My question is: why are mass murders outside the US rarely reported here, even though ours are in every paper in the world. Also, why are mass murder by firearm front page news, but other means are on page five below the fold?

I wonder how I can get one? Perfect for Wyoming winds.

We might be seeing wind turbines in the skies instead of fields soon. A Massachusetts Institute of Technology startup has come up with a new type of floating turbine that's more efficient — and can deliver power and WiFi connectivity to remote areas.
The invention could have a major impact in places like Alaska, with vast swaths of land that are off the grid, and without traditional sources of power and internet access.

Read more: http://www.businessinsider.com/altaeros-energies-wind-turbine-is-also-a-wifi-hotspot-2014-4#ixzz2yXyJ4pcE

How can we encourage safe storage?

How can we get people to move their guns from those pretty wood and glass cabinets to safes? It isn't just about small children finding a loaded one, although 62 per year are 62 too many, the larger issue is this:
Most crime guns enter the black market through theft. according to the, rather old, Wright-Rossi study, five out of six. That was before NICS. That is also the main reason most countries have safe storage laws.


If you could buy the Cleveland baseball team, or the

DC NFL team, what would you change their names to?

Why did gangs rarely use guns before the Gun Control Act?

Miller's (1992) study indicated that gangs had become more dangerous than ever in the 1970's. He attributed this to four major motives: honor, defense of local turf, control , and gain . In the 1970's, "gang crime was more lethal than any time in history; more people were shot, stabbed, and beaten to death in gang-related incidents than during any previous decade . . . and the prevalence and sophistication of firearms used was unprecedented" (Miller, 1992:142).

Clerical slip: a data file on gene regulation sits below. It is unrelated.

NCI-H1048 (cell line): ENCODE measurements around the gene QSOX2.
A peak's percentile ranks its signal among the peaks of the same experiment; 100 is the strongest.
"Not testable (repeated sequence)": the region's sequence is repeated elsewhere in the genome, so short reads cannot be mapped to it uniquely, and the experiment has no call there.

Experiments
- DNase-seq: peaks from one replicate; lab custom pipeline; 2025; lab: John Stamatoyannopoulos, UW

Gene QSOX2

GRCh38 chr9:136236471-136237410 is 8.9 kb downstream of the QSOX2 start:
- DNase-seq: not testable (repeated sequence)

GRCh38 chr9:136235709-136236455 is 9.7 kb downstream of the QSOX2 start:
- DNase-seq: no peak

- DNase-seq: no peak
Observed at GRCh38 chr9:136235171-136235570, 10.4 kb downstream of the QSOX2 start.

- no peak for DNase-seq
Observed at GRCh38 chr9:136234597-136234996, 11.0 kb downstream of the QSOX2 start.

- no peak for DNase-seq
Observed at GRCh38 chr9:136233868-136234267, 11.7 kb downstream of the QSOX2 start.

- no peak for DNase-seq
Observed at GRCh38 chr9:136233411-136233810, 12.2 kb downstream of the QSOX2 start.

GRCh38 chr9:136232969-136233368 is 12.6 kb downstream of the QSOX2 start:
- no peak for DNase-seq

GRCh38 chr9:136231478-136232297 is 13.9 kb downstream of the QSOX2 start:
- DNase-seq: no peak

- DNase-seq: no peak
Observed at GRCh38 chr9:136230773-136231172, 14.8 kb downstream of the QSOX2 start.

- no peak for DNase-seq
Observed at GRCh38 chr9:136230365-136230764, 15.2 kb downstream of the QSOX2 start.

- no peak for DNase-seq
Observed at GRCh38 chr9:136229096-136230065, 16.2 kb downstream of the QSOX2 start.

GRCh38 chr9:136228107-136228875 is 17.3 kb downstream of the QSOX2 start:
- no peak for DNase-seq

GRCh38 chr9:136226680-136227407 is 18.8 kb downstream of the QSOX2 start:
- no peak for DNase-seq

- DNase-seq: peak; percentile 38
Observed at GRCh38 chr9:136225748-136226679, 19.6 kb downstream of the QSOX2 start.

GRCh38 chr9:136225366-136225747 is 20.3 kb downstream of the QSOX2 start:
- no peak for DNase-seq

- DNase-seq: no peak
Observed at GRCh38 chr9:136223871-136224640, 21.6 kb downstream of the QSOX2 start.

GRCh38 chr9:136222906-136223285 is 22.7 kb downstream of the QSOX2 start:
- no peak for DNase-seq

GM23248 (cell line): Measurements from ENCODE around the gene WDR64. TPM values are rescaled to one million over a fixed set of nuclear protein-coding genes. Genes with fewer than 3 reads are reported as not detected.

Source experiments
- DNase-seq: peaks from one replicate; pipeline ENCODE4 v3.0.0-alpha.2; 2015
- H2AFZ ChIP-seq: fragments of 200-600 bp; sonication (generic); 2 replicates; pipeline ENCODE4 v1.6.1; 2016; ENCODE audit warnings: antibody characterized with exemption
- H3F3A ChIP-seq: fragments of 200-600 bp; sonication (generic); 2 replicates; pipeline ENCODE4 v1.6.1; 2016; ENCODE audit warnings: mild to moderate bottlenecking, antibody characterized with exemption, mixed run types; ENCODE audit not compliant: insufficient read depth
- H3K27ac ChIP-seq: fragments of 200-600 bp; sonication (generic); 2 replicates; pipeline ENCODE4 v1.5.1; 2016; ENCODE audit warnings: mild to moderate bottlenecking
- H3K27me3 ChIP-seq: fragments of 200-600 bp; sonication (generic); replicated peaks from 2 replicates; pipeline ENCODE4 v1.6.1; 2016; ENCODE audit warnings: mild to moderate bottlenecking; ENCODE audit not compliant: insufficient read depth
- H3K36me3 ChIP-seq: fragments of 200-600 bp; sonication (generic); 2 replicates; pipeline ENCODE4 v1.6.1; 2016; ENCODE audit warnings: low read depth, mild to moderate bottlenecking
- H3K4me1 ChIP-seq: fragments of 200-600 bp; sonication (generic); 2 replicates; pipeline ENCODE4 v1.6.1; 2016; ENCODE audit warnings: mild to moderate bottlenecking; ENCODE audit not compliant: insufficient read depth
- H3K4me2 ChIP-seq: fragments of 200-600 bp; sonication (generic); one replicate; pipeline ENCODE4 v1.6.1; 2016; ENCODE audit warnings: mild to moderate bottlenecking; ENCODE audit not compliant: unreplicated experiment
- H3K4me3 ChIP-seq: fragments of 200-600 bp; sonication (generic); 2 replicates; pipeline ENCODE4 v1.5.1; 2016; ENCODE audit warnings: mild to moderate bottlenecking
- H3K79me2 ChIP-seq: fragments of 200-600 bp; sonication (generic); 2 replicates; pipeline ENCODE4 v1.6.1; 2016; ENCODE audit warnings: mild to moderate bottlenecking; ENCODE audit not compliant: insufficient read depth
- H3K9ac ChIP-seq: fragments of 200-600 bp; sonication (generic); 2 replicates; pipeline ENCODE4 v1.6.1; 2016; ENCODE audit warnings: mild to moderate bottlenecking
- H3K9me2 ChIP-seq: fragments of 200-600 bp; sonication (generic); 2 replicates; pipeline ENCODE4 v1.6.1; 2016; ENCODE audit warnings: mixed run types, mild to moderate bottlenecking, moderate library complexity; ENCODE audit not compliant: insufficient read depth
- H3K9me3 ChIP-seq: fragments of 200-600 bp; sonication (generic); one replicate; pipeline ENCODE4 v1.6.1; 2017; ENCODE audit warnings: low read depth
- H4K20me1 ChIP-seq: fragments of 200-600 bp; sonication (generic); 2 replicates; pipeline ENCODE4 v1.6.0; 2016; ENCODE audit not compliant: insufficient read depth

Of course, my question is "why didn't they use them until then?" It couldn't be about access. until the Gun Conrol Act,all they needed was a Sears catalog and a money order. If they were in New York, they just needed a PO box in CT, or one of the many "undocumented pharmacies" to do it for them. Where I grew up, guns were, and are, in about 55-70 percent of the households. Yet when the cops had their "scare straight board" they would bring to health class in the 1970s they not only brought examples of various drugs and paraphernalia, but also confiscated weapons. Other than a rifle and shotgun that got the hacksaw treatment, the were knives and improvised medieval melee weapons. Which begs the question, why make a mace when you can rip off Mom's .38?
Was it because they wanted guns, but could not afford them?
Was it because guns were for "wusses", kind of like the criminal element in the UK even before UK had any gun control laws? (Starboard Tack referred to this as "the rules")
Was it because guns were associated with cops, outdoors people, and the "squares" in rifle club, while the King Bad Ass in the movies had switchblades and homemade zip guns?